This Job had."Behold, I go forward, but he is not there; and backward, but I cannot perceive him on the left hand, where he doth work, but I cannot behold him: he hideth himself on the right hand, that I cannot see him but he knoweth the way that I take: when he hath tried me, I shall come forth as gold." And this David had. His religion aided him. It shone forth in this darkness: it glorified this trouble; and rendered it the occasion of exercising several pious dispositions, which we are going to remark. "And the king said unto Zadok, Carry back the ark of God into the city: if I shall find favour in the eyes of the Lord, he will bring me again, and show me both it, and his habitation: but if he thus say, I have no delight in thee; behold, here am I, let him do to me as seemeth good unto him." Behold here-his love to devotion-his dependence upon Divine Providence-his submission to the will of God.
Are you like-minded? If you are, you will not suffer a little trouble or a little expense, to keep you from the house of God. When compelled to abstain from his courts, you will feel your exclusion painful. With a mournful pleasure you will think of the seasons when you went "to the house of God with the voice of joy and gladness." With longing desire you will ask, "When shall I come and appear before God?"
This will influence servants in the choice of their stations. They will forego a number of advantages, and put up with a number of difficulties, rather than be deprived of the means of grace.
I. Observe his ESTIMATION OF DIVINE MEANS AND ORDINANCES. The ark and the tabernacle were much more to him than his throne and his palace. And therefore he only mentions these. 66 Carry back (says he,) the ark This will actuate the man of property in of God-if I shall find favour in the eyes of fixing the bounds of his habitation. Many the Lord, he will bring me again"-to my persons in leaving off business go down into house and my family-No: but he will the country; and looking around them, say bring me again, and-show me both it, and -Behold, yonder is a hanging wood-There his habitation"-the ark and the tabernacle. are beautiful meadows-Here is a fine stream Not that he undervalued the privilege of a of water. But the Christian would inquire, safe return. Religion is not founded on the before he pitched his tent, Is "the tree of destruction of humanity. We are not re- life" here? Can I here have access to the quired to contemn the good things of nature" wells of salvation?" Can I go in and and providence. Indeed, were we to despise out, and find pasture?" them, it would not be possible for us to discover resignation under the loss of them. Then our submission appears, when we know their value, and are capable of relishing them-yet can willingly give them up at the Divine call. Yea, when we are not sufficiently sensible of our obligations to God for temporal blessings, he often teaches us their value by their loss. In sickness the man has prized health, and has said, How little did I think of the goodness of God, in continuing the blessing so long! If I enjoy it again, all my bones shall say, who is a God like unto thee!" Were an enemy to invade our shores; were the din of war to drive us from our dwellings, carrying our infants in our arms; were we oppressed by the exactions of tyranny-we should soon feelingly acknowledge the advantages of national safety, of civil liberty, of wise and good laws. Owing to our present connexions and circumstances, a thousand things demand a share of our attention, and ought to excite our gratitude.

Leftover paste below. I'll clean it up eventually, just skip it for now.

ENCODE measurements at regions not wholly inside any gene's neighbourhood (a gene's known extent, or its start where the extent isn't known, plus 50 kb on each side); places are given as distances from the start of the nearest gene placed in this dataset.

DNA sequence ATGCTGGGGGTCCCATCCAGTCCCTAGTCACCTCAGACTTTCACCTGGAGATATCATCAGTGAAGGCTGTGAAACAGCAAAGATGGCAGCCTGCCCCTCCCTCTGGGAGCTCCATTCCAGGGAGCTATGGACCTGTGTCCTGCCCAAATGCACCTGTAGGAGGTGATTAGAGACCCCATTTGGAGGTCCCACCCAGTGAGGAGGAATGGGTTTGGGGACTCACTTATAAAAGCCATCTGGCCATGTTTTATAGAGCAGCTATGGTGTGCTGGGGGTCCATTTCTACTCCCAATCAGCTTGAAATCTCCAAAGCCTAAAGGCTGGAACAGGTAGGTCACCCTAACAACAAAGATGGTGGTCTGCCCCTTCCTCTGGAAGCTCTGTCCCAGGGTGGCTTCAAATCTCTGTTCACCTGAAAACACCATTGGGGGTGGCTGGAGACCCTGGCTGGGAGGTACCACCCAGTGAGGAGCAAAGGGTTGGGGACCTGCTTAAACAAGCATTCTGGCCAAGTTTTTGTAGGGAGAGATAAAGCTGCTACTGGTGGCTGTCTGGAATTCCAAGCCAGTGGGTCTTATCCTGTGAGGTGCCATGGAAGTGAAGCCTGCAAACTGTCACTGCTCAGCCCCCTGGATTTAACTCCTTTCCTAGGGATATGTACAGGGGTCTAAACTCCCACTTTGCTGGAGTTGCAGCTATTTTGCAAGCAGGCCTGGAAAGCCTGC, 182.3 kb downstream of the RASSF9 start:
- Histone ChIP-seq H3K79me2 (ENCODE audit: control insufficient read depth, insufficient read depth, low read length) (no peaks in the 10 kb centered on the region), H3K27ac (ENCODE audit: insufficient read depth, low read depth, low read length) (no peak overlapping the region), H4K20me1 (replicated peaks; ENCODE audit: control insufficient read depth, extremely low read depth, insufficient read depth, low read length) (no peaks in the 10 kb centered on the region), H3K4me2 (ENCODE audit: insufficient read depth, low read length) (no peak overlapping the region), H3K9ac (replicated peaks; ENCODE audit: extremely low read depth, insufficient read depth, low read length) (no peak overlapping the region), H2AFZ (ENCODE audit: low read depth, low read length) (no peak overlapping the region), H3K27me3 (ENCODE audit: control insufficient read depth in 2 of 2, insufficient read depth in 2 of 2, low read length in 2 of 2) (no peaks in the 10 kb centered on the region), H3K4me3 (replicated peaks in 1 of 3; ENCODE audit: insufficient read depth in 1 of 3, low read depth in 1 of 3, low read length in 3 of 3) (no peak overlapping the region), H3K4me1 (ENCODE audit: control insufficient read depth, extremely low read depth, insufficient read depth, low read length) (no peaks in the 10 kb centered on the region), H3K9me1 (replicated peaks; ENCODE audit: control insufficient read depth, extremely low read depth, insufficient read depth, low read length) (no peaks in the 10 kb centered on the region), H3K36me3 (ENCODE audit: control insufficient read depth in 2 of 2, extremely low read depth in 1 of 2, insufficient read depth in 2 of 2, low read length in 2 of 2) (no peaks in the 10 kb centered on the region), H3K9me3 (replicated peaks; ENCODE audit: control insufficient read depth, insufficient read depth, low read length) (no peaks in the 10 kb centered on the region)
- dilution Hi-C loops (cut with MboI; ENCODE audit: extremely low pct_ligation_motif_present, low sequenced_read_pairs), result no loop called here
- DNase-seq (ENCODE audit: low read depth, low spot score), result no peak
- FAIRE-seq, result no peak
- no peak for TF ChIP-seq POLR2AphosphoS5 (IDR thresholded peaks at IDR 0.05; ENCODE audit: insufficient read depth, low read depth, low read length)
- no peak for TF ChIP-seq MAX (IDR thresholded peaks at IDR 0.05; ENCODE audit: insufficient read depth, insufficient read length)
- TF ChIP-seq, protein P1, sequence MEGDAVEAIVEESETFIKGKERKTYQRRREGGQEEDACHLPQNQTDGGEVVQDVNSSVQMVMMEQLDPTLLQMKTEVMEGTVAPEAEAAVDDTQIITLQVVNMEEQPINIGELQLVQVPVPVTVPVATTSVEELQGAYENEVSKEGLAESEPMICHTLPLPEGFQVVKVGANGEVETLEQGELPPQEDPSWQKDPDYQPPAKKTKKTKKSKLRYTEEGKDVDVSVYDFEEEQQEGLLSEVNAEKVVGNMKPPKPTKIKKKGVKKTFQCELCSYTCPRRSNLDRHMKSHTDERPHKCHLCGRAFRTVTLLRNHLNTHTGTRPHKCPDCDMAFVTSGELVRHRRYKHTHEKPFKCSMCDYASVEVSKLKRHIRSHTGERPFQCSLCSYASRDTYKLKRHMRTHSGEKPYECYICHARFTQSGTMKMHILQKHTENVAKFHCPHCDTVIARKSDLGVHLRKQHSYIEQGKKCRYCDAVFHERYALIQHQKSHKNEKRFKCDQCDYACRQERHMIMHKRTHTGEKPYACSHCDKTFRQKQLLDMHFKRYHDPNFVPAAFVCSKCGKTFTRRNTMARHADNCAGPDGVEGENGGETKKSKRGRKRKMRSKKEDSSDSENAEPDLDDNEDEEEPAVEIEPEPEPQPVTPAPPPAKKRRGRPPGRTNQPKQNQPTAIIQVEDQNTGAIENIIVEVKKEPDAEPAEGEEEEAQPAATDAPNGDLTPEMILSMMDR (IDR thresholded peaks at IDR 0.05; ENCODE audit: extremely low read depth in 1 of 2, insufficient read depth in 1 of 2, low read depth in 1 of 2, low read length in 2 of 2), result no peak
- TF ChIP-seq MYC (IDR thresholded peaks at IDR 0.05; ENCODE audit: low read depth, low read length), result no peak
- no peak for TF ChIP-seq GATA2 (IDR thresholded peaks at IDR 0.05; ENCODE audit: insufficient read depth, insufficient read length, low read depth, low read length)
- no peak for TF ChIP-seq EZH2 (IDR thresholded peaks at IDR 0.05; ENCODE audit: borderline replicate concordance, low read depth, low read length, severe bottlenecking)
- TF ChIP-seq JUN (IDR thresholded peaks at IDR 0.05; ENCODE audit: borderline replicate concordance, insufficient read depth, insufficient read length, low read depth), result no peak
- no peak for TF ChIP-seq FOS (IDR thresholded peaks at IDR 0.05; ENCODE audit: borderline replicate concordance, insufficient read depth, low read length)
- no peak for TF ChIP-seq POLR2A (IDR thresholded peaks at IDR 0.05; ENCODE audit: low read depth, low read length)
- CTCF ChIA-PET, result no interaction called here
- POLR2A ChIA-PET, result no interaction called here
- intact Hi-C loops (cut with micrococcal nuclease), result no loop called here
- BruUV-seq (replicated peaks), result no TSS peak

But our attention and our gratitude should be wisely exercised. We should be principally affected with "the unsearchable riches of Christ;" we should supremely regard our souls, and those spiritual blessings which belong to
II. See his FAITH IN DIVINE PROVIDENCE. David views his defeat or his success, his exile or his return, as suspended entirely on the will of God. He does not balance probabilities" These things are for me, and those are against me. When I think on these cireumstances, I feel hope; but when I dwell on those, I tremble. I know the issue turns upon the pleasure of the Almighty. He bringeth down, and he lifteth up. When he giveth peace, then who can make trouble? And when he hideth his face, then who can behold him, whether it be done against a nation, or a man only ?”
Not that he acted the part of an enthusiast, and despised the use of means. This appears obviously from the measures he devised, especially his employing the counsel of Hushai. But while he used means, he did not trust in them. He knew that duty is ours, and that events are the Lord's. He therefore looks beyond all instruments and second causes, to an Agent, "who worketh all things after the counsel of his own will.”—“ If I shall find favour in the eyes of the Lord, he will bring me again, and show me both it, and his habitation."
David knew it was easy for Him to take